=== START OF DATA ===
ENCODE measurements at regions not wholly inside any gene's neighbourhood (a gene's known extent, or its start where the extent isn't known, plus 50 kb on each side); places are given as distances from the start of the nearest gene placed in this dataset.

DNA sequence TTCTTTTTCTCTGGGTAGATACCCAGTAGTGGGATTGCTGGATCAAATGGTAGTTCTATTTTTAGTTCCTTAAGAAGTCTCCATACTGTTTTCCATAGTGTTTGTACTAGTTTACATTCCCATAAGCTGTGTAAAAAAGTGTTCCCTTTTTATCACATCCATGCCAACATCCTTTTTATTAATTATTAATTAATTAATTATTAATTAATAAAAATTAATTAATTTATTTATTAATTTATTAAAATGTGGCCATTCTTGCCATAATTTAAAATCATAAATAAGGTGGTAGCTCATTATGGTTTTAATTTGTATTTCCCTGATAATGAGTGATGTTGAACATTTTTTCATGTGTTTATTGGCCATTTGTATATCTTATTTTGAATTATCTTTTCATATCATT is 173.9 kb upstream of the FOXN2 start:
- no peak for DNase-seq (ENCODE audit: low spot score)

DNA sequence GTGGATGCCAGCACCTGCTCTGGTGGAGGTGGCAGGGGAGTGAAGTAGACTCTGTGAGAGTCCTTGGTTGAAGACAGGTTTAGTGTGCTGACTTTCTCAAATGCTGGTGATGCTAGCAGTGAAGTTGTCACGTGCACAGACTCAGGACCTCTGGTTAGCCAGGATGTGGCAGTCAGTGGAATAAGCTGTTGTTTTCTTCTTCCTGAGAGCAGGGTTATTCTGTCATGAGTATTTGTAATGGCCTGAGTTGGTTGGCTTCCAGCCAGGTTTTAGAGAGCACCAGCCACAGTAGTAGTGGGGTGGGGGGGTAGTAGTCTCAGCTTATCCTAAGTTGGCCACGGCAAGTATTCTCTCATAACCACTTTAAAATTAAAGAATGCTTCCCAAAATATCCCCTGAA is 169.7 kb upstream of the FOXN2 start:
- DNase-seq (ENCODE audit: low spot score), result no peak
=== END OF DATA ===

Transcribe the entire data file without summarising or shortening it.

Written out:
ENCODE measurements at regions not wholly inside any gene's neighbourhood (a gene's known extent, or its start where the extent isn't known, plus 50 kb on each side); places are given as distances from the start of the nearest gene placed in this dataset.

DNA sequence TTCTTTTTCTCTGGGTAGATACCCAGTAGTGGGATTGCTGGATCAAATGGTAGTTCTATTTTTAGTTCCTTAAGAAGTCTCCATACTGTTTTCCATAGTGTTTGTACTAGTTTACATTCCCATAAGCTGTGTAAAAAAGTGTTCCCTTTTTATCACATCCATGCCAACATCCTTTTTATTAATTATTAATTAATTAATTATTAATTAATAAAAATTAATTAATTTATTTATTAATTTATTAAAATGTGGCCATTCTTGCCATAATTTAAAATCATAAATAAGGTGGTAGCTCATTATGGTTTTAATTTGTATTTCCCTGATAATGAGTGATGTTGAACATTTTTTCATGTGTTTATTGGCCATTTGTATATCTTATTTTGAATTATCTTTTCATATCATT is 173.9 kb upstream of the FOXN2 start:
- no peak for DNase-seq (ENCODE audit: low spot score)

DNA sequence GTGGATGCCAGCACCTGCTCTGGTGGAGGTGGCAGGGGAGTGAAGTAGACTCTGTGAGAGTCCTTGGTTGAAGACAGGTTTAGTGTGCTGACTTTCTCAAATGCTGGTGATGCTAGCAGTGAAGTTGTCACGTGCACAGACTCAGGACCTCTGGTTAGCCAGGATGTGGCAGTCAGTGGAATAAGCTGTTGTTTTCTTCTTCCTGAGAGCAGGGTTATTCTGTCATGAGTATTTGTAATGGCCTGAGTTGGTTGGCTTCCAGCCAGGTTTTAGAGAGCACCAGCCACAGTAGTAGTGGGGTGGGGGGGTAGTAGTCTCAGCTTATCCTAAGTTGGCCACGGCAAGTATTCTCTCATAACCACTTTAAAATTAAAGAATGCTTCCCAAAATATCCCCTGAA is 169.7 kb upstream of the FOXN2 start:
- DNase-seq (ENCODE audit: low spot score), result no peak